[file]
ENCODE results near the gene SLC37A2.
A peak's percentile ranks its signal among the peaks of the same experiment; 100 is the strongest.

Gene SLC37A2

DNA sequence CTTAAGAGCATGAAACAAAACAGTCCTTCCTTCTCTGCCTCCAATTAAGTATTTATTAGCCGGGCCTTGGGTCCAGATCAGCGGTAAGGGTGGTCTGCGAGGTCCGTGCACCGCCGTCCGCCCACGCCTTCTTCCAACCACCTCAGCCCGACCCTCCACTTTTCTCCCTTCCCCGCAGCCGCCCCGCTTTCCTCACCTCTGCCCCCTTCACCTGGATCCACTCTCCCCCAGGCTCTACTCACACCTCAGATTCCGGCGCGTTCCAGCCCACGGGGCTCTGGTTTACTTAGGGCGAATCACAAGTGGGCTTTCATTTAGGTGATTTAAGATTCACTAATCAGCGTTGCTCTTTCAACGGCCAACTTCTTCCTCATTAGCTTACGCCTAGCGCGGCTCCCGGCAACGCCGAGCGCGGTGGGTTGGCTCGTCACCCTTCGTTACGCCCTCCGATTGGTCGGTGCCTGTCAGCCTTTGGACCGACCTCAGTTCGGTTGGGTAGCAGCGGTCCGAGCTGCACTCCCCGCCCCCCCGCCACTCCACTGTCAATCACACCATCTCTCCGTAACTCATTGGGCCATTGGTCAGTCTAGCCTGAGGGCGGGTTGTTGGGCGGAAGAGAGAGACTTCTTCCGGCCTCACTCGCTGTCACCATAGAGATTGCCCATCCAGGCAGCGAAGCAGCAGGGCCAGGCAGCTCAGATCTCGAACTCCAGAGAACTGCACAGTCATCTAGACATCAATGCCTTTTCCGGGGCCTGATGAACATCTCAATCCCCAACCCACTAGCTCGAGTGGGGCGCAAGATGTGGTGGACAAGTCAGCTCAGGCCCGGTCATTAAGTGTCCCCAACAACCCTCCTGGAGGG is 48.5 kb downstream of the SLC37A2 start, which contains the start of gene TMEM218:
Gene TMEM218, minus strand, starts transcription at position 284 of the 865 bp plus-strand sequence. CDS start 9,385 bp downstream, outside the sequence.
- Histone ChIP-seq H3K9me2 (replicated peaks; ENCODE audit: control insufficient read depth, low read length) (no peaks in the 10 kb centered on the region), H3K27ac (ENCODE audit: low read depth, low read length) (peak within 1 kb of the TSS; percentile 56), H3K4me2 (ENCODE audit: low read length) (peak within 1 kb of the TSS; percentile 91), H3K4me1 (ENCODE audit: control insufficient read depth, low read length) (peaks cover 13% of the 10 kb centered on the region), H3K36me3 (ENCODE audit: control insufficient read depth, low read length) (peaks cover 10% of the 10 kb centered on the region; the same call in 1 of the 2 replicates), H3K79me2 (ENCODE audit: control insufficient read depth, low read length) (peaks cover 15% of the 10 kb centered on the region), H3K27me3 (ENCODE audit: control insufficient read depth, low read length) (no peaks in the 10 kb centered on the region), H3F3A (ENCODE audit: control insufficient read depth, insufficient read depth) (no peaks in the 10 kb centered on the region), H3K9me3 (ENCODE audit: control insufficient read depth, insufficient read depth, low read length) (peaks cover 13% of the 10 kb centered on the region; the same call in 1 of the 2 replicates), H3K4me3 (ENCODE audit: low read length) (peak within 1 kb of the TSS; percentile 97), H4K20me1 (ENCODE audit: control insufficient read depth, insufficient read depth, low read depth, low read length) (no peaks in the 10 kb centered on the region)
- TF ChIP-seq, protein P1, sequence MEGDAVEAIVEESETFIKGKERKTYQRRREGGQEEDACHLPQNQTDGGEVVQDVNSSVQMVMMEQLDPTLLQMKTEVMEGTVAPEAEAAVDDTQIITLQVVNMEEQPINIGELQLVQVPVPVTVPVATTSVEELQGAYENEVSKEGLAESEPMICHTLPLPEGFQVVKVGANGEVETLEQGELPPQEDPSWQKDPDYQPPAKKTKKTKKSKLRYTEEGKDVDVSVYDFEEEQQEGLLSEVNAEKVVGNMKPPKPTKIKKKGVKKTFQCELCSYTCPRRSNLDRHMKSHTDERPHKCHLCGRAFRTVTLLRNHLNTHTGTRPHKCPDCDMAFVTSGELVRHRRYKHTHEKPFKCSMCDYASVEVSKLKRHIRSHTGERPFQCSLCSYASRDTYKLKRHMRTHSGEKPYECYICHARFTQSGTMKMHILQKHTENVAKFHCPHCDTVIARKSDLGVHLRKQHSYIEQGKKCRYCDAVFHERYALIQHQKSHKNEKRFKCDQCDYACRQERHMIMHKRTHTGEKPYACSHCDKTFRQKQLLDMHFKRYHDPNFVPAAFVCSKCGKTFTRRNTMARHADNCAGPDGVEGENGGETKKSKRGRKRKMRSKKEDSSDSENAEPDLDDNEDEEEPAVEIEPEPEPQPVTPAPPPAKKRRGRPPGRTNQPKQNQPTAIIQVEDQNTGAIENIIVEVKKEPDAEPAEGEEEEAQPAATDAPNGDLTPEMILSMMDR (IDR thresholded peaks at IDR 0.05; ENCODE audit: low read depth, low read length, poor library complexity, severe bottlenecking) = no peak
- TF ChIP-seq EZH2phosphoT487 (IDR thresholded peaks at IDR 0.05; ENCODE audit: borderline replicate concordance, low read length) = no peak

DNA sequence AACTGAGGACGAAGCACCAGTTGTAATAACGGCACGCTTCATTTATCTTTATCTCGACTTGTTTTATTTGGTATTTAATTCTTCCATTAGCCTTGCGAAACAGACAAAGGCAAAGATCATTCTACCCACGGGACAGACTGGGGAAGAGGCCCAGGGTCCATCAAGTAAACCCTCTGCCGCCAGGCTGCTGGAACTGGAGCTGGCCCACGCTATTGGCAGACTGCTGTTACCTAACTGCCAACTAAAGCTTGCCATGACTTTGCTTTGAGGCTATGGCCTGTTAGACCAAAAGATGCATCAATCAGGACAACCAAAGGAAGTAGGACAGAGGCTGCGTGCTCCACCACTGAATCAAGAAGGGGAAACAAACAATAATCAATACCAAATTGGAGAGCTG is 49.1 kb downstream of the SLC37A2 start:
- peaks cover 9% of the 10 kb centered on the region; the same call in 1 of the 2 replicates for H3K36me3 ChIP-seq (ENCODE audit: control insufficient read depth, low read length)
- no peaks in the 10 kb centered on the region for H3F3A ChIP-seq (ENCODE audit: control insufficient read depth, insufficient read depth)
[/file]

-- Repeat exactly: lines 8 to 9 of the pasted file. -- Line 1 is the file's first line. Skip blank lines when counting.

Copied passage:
- TF ChIP-seq EZH2phosphoT487 (IDR thresholded peaks at IDR 0.05; ENCODE audit: borderline replicate concordance, low read length) = no peak

DNA sequence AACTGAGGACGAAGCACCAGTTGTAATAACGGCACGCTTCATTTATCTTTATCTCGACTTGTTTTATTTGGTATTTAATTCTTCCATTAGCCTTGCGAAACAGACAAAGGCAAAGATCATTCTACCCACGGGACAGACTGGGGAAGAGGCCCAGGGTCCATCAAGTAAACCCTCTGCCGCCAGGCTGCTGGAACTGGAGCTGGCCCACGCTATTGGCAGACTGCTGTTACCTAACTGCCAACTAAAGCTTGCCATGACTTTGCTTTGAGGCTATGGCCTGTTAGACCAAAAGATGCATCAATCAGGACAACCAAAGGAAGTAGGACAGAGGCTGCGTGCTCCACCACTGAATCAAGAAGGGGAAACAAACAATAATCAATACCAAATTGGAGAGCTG is 49.1 kb downstream of the SLC37A2 start: